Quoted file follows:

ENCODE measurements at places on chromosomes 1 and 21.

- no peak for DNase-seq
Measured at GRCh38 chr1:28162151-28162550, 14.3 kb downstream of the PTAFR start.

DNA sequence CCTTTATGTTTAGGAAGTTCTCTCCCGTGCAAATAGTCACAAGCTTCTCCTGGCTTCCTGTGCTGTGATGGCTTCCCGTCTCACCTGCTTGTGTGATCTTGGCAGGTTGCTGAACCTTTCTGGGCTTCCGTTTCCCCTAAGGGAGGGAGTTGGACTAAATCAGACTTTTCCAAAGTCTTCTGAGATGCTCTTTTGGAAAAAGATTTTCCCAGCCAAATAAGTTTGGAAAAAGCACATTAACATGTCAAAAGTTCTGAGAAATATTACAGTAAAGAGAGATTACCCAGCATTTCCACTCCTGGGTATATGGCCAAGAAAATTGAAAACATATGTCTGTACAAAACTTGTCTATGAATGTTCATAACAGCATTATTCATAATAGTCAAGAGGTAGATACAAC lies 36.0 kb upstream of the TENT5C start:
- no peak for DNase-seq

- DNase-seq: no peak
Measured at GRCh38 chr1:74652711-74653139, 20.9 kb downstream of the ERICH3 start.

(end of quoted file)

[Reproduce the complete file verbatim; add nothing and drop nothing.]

ENCODE measurements at places on chromosomes 1 and 21.

- no peak for DNase-seq
Measured at GRCh38 chr1:28162151-28162550, 14.3 kb downstream of the PTAFR start.

DNA sequence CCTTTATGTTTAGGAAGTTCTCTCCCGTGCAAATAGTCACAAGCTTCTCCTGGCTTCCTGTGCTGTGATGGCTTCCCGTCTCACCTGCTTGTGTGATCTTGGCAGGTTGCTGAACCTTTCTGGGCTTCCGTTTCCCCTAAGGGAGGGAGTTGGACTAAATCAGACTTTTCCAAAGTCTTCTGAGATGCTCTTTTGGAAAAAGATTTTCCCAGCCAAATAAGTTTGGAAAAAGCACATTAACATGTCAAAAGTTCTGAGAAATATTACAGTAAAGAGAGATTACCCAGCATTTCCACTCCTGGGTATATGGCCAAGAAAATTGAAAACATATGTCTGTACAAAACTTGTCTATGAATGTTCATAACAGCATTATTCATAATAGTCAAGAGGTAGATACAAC lies 36.0 kb upstream of the TENT5C start:
- no peak for DNase-seq

- DNase-seq: no peak
Measured at GRCh38 chr1:74652711-74653139, 20.9 kb downstream of the ERICH3 start.